Pella case includes consumers who have not suffered any financial damages but may in the future
Ameet Sachdev Chicago Law May 10, 2011
Class-action lawsuits face stiff head winds in courts and the court of public opinion.
But that doesn’t stop class-action lawyers and judges from finding creative ways to cut through the currents, as illustrated by a federal case in Chicago that has survived layers of judicial scrutiny.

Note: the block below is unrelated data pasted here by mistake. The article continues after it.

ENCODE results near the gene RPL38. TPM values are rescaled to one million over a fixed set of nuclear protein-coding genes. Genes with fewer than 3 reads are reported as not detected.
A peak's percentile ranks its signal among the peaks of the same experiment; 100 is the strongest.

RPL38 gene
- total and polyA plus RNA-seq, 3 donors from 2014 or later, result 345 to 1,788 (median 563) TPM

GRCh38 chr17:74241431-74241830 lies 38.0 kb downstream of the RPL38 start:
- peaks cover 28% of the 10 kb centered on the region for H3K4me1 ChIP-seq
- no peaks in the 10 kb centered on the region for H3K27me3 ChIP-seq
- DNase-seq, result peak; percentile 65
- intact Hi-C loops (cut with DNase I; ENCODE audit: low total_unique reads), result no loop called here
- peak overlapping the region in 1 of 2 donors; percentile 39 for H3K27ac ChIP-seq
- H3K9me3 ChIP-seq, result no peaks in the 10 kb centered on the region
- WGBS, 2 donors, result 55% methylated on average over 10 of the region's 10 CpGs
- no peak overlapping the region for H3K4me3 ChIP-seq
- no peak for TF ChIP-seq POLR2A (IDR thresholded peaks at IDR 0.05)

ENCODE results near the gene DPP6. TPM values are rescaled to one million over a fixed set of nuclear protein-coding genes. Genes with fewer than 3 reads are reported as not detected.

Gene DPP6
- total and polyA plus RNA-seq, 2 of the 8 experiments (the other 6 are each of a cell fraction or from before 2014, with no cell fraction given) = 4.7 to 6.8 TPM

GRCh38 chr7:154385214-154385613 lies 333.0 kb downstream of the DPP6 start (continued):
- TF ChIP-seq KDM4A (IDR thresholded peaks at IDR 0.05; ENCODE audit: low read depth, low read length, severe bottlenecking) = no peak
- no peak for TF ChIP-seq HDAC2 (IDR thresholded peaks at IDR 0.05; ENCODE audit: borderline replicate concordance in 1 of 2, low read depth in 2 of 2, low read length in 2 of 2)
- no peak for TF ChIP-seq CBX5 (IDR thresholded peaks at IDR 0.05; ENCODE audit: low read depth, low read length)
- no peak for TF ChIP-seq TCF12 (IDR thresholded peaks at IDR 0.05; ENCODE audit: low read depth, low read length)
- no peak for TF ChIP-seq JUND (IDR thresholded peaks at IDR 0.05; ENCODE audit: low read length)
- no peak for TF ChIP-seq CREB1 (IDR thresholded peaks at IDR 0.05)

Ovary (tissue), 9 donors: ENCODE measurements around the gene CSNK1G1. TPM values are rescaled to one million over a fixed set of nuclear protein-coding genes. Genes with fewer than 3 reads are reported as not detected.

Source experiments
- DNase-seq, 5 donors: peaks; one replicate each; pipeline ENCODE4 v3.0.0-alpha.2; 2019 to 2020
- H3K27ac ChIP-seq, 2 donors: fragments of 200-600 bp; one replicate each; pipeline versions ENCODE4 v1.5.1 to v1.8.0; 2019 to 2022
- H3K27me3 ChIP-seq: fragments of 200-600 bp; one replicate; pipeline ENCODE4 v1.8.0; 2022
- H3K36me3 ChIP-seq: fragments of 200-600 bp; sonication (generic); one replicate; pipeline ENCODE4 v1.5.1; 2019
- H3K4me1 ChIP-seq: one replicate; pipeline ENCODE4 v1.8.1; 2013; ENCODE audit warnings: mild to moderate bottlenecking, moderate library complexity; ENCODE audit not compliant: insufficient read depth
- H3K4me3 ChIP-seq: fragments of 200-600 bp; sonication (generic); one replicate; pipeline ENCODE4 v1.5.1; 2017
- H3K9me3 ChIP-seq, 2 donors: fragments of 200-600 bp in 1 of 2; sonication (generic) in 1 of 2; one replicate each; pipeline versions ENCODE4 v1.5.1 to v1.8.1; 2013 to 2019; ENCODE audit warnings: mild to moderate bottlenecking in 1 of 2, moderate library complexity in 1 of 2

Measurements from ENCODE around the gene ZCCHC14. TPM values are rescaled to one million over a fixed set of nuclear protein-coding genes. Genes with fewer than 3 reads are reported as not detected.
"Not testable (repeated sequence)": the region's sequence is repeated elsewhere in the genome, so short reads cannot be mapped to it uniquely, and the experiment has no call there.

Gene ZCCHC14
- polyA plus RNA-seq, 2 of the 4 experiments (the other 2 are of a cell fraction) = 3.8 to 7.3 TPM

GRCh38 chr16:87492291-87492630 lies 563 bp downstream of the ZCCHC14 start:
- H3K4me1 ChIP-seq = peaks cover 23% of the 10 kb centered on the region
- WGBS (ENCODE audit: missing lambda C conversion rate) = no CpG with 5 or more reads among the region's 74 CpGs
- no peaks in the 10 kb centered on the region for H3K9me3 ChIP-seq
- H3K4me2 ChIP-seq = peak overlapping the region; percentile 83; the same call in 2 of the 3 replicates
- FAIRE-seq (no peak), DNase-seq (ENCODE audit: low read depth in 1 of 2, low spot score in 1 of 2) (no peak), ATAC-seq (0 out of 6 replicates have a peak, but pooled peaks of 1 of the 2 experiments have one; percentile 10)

The suit involves allegations of defective products sold by Pella Corp., an Iowa-based manufacturer of windows and doors. Consumers should take notice because their ability to challenge corporate wrongdoing through class-action suits has been diminished by recent court decisions. A U.S. Supreme Court ruling last month allows businesses to ban class actions by using mandatory arbitration clauses that are common in consumer contracts.